Croatia is about diverse landscapes, perfect beaches and magical cities.
Croatia is perhaps best known for its beautiful coastline and idyllic islands, but it’s also home to a rich culture, striking cities and unspoilt wilderness. A week in this sought-after destination could take you from a sun-drenched beach to a hike through the mountains, a stroll through a medieval city, or a boat ride atop sapphire water — the choice is yours.
WHEN TO GO
When you plan your trip, it’s important to consider the season that suits you best. The high season is also the hottest and is July and August. During these months, you can expect plenty of visitors enjoying boat parties, fairs and beach days, and you’ll have to book ahead to secure accommodation. Late spring (May) and early Autumn (September and October) are quieter, but the weather is still pleasant. The off-season (from November to April) can be quite chilly, but if you’re visiting for good food, galleries and cultural sights, it’s a good time to take advantage of more affordable accommodation.
The southern region of Croatia is generally a bit warmer than the north, although the main temperature difference is between the interior of the country and the coast. Summers at the seaside are warm, while the winters are mild. The interior, however, has slightly warmer summers and colder winters.
WHERE TO VISIT
Croatia boasts over 40 000 kilometres of coastline and almost 1200 islands, so if you’re looking for a beach holiday, you’ll be spoilt for choice. Zlatni Rat, on the southern coast, is the country’s most photographed beach, and it’s easy to see why. The smooth white beach is surrounded by turquoise waters, while rocky cliffs rise dramatically behind. For an off-the-beaten-track feel, it’s worth the trip to Cres Island — the area has retained its wilderness and is covered in forests, cliffs and hidden coves. It’s home to Valum, a small fishing village from which it’s possible to enjoy pebble beaches or hike along sea-facing cliffs.
There’s more to Croatia than sun-drenched beaches — the country is also home to some amazing cultural and architectural sights. Not to be missed, the fortified city of Dubrovnik is a Unesco World Heritage site — expect medieval monasteries, hidden courtyards and gorgeous sea views from its city walls. The country’s second-largest city, Split, strikes a balance between old and new — it’s possible to see some of the world’s most remarkable Roman monuments and enjoy modern bars and restaurants in the buzzing streets.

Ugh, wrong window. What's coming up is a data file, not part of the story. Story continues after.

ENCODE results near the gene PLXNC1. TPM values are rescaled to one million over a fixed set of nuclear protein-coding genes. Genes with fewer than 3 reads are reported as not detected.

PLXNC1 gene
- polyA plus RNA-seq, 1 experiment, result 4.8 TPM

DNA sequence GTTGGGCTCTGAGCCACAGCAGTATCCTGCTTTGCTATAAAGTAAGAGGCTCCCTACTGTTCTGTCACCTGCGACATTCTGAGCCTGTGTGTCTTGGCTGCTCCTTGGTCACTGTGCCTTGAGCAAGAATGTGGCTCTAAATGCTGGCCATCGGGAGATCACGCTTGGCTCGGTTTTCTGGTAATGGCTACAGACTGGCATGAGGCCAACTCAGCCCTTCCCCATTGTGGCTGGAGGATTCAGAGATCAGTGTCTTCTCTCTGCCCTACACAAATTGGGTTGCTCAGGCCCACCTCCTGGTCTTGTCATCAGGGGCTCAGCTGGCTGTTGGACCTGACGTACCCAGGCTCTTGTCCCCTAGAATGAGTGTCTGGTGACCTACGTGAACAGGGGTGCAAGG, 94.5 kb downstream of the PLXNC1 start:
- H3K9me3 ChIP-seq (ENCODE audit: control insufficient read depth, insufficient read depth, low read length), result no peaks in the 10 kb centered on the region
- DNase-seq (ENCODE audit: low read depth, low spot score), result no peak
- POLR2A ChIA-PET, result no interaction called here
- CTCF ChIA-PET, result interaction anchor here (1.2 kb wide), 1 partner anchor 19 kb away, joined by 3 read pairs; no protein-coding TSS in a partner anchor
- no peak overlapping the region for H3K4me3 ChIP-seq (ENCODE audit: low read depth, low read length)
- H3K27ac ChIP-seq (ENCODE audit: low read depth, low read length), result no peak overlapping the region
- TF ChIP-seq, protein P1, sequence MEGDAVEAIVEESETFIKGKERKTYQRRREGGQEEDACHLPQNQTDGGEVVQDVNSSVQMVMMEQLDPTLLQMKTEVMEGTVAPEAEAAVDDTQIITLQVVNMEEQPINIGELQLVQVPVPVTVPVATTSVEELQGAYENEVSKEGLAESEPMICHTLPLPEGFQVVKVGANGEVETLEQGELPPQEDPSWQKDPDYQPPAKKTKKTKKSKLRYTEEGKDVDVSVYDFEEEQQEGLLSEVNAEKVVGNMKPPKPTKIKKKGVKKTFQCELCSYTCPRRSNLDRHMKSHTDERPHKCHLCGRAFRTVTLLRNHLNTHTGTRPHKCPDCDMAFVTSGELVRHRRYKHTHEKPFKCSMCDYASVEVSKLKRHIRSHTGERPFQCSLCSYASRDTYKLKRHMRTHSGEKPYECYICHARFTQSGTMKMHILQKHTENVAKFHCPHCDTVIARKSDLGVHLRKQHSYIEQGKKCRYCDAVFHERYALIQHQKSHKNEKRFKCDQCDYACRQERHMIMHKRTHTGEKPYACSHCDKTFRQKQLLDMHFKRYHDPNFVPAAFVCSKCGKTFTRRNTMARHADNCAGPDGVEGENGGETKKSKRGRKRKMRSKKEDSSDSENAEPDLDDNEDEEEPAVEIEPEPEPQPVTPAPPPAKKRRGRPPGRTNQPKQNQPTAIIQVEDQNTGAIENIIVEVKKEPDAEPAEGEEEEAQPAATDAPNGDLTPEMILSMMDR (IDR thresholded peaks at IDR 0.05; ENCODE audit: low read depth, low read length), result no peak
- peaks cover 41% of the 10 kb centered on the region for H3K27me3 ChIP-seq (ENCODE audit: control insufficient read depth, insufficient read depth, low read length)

Known (and loved) for its café culture, Zagreb features a pretty promenade that extends along the city walls and offers gorgeous views over the town. It’s packed with sweet cafés ideal for simply soaking up the atmosphere.
WHAT TO DO
The country also has a number of national parks, which are well worth a visit if you love the outdoors and are looking for activity. Plitvice Lakes National Park is the perfect spot to view lakes and waterfalls and to walk in pristine forests. For more hiking opportunities, visit Mljet National Park. An easy day trip from Dubrovnik, the park has two large saltwater lakes that are great for swimming.
Many people travel to Croatia for its crystal seas and gorgeous beaches, so it’s no surprise that there’s plenty to do in (and on) the water. There are many areas in which diving and snorkelling are possible, but if you prefer to stay on the surface, sailing and yachting are excellent ways to explore the coast. The Dalmatian Coast is the ideal spot to rent a boat and discover little seaside towns and hidden coves.
If you would rather sit back and relax with a good glass of wine, you might consider a drive along Peljesac, the peninsula that winds away from the Adriatic coast north of Dubrovnik. The area is covered in vineyards, and a number of boutique wineries offer wine tasting. In fact, the country has a long history of winemaking, and there’s the chance to visit both historic and modern cellars.
And, of course, don’t forget to try the local food, which is a delightful mix of Italian, Slavic, Austrian, Turkish and Hungarian cuisines. Some must-try dishes include ćevapčići, a dish made of ground meat and often served with flatbread, chopped onions and red pepper relish; burek, a filo pastry pie sold in all bakeries; brudet, a seafood stew usually served with polenta; and fritule, fried pastries made with citrus zest and raisins and often flavoured with brandy or rum.